SOUTH KOREA: Case of Gangjeong – Good example of worst governance 

The Asian Human Rights Commission (AHRC) is disturbed by the arrest of 29 people including those from a religious group for praying in front of the construction site of the naval base in Gangjeong village in Jeju Island on January 10, 2012. They were released after two days after their arrest but the incident delivers a message to the people that the local government can arrest anyone if they feel that their actions relate to the construction of the naval base.

According to the information, Gangjeong village in Jeju Island was designated for a naval base in 2007. Legally, if the government plans to build a facility, the relevant authorities have to obtain the consent of the residents in the area and the decision must be made at a meeting of the villagers. However, according to an interview with Mr. Kang Dong-Kyun, the head of Gangjeong village, a meeting for approval of the naval base was illegally held at that time. It is reported that only 87 out of 1,900 villagers took part in the meeting and everything was passed without due process. The construction has started and has been going on while no investigation has been made in spite of the illegality of the meeting.

It is also reported that almost 95 percent of residents in Jeju Island are against the construction of naval base there but the relevant authorities are pushing forward the construction. Those who opposed the establishment of the naval base have held peaceful protest onwards. Their demands were to withdraw the plan and leave the island as it was. As more construction was made more and more people have supported the villagers and protested against the establishment of the naval base. While the local mainstream media is reluctant to take up this issue, alternative media and foreign media including Al Jazeerahave high lightened the issue.

While the protests are going on, the government started taking legal action against anyone protesting against the base. Catholic priests and activists were repeatedly arrested and released and hundreds of villagers have been called by the police for questioning. Under these circumstances, the villagers consider such legal action as a form of threat by discouraging their protest.

Apart from the impact on the environment and ecology which will be caused by the construction of the naval base, the social impact goes far beyond that of being just a local problem. The villagers lived in the location for several decades by fishing and farming. However, after the area was designated as the naval base, democratic values and process in the village was completely ignored and hatred and mistrust among villagers even family members arose. This became worse after legal action against the villagers and activists was taken.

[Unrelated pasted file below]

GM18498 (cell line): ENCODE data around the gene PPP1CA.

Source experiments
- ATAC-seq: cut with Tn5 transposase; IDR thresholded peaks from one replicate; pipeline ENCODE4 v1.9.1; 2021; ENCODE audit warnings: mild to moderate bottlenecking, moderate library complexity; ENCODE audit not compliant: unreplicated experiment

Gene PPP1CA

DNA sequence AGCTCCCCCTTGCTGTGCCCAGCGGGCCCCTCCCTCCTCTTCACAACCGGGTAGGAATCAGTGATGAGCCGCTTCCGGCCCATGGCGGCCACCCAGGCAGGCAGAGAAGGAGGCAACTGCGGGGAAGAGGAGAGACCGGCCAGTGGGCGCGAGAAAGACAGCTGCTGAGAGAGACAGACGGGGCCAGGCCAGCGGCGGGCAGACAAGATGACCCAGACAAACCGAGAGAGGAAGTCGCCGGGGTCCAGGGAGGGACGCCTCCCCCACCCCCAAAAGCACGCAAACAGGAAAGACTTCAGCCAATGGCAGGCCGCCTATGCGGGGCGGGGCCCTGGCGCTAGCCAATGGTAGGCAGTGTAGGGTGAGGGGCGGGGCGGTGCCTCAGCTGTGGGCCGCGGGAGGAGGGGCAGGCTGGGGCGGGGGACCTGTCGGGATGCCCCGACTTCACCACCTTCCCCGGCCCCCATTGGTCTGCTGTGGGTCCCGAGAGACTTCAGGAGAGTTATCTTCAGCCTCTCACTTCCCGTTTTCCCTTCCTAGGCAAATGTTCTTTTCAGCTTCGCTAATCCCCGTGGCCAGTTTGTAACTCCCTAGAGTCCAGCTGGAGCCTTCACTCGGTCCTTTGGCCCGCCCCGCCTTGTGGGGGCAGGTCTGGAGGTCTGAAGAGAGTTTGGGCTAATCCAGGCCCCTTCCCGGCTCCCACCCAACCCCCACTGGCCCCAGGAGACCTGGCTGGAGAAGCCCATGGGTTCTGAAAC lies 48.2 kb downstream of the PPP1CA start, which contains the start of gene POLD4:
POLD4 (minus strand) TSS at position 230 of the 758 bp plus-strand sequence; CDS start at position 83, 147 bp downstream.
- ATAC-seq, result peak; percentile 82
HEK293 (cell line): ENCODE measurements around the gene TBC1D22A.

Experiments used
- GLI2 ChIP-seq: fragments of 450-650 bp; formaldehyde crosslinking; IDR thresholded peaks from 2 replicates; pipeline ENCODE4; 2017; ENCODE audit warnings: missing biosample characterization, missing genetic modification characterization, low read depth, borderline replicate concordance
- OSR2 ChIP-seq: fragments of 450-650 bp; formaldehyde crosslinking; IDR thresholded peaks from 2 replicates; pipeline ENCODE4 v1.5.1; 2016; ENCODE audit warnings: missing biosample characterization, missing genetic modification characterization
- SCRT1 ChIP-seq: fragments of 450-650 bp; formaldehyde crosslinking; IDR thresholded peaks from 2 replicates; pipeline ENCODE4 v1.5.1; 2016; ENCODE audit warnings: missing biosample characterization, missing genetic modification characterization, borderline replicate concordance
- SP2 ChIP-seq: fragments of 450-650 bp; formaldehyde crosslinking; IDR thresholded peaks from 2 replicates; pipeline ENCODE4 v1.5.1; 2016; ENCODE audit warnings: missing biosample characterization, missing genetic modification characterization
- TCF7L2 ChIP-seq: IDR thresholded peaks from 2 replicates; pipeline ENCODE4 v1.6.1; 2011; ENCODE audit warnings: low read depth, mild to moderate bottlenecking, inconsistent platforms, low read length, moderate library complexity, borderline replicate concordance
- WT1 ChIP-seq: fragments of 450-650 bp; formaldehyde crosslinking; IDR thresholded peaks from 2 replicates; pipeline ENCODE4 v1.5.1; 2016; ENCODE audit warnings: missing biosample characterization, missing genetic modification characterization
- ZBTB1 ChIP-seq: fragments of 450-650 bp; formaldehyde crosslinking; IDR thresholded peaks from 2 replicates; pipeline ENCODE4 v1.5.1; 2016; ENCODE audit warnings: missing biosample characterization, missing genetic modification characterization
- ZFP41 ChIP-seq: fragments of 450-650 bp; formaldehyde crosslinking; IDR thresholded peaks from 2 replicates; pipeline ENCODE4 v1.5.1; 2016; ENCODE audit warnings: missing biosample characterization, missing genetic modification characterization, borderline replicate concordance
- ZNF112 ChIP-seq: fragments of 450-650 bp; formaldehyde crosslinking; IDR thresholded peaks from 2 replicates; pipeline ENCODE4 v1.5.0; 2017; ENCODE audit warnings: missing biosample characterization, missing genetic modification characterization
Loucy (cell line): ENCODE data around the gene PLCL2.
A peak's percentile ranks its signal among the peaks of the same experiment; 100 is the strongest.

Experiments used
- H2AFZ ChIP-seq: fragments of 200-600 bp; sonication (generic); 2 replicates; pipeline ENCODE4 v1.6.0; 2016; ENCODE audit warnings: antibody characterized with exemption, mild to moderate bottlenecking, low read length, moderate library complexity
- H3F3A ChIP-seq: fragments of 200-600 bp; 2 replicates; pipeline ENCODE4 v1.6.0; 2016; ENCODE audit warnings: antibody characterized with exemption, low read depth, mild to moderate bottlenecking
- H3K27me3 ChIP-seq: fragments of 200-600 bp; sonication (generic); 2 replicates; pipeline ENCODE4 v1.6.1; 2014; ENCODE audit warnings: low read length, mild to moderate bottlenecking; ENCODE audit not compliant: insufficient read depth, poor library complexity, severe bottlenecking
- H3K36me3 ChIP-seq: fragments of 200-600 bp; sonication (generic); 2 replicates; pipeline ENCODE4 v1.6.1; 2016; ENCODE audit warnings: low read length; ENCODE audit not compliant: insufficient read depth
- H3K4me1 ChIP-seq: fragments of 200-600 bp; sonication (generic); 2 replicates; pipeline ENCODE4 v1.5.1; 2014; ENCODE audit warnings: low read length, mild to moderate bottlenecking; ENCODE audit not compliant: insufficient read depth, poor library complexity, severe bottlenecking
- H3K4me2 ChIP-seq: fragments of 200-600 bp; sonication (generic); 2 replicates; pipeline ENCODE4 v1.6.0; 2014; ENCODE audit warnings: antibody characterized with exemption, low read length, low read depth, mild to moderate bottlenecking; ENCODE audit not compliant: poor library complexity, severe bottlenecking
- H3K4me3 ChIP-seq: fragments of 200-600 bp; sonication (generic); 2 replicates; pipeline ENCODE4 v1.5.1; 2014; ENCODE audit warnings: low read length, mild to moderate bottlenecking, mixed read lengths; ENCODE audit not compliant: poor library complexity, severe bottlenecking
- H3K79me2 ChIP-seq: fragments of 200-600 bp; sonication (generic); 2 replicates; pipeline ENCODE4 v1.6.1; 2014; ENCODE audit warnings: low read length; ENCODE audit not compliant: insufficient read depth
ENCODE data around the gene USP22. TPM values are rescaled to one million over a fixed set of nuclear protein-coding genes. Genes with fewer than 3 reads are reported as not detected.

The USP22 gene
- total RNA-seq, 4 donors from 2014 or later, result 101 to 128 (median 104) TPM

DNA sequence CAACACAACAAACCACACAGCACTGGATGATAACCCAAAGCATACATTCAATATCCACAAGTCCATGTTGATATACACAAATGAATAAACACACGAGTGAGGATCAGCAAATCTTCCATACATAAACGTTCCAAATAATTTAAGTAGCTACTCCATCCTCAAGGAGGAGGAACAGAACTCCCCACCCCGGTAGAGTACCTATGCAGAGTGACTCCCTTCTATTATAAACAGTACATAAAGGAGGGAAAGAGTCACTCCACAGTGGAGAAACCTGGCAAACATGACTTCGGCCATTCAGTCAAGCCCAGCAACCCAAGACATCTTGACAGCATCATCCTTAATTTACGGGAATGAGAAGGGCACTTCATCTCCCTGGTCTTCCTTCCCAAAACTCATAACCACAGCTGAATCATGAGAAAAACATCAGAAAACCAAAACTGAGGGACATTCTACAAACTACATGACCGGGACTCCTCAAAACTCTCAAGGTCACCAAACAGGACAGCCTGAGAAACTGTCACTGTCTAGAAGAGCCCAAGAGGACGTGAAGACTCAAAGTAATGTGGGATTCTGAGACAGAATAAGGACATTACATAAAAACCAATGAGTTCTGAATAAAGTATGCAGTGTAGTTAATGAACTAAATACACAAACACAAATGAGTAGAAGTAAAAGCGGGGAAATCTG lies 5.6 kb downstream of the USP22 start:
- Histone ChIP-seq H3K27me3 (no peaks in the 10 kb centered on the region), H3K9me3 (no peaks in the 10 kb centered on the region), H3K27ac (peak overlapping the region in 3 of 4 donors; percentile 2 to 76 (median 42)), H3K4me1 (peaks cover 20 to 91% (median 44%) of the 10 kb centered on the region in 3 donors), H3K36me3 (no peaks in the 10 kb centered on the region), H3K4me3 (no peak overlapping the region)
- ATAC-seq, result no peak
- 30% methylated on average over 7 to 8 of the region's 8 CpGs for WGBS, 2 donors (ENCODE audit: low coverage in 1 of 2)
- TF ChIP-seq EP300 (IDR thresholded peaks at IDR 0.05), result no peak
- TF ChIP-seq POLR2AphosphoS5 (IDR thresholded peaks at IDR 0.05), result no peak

Governance is a process of decision-making and the process by which decisions are implemented. The government is one of the actors in governance and other actors involved, in the current context, are the civil society. Sadly, what the local government of Jeju Island has demonstrated so far is not only misleading but takes advantage of the result of decision-making which was done illegally. The very existence of the government is to provide a place for people concerned to take part in and make voluntary decisions in order to solve a problem, not taking one side and implement the government’s view by force.

In fact, the case of Gangjeong is one of many examples which prevail in South Korea that a law is enough to suppress the opposed without removing the contents of which restrict the fundamental rights of people who are affected by the law. It is common sense that all persons should be entitled to the benefit of a law publically made but the law in itself deprives people of rights and is introduced for a particular group of people not for all. It demonstrates that governance is not able to survive without the rule of law.

Legal action against those opposed to the construction of naval base in Gangjeong village and the arrest of peaceful demonstrators only demonstrates the serious failure of governance as well as misleading of the rule of law under the name of the rule by law. For the last couple of years, the South Korean government emphasis on law and order but without the substantive requirements of the law, it will turn South Korea into a country where a law stands for a particular group and benefit to the group rather than people in common.

Having monitored the situation of Gangjeong village and the arrest or persecution through legal means against the villagers and activists, the Asian Human Rights Commission urges the government of South Korea to stop the arbitrary use of force by the police and military in Gangjeong village in Jeju Island, guarantee the right to peaceful assembly and demonstration and respond to the demand of villagers who are affected by the construction. A policy with no reflection from the affected will only result in the increase of arbitrary use of force as well as gaining of mistrust, not only from the affected people but the population in general.

Document Type : Statement
Document ID : AHRC-STM-012-2012
Countries : South Korea,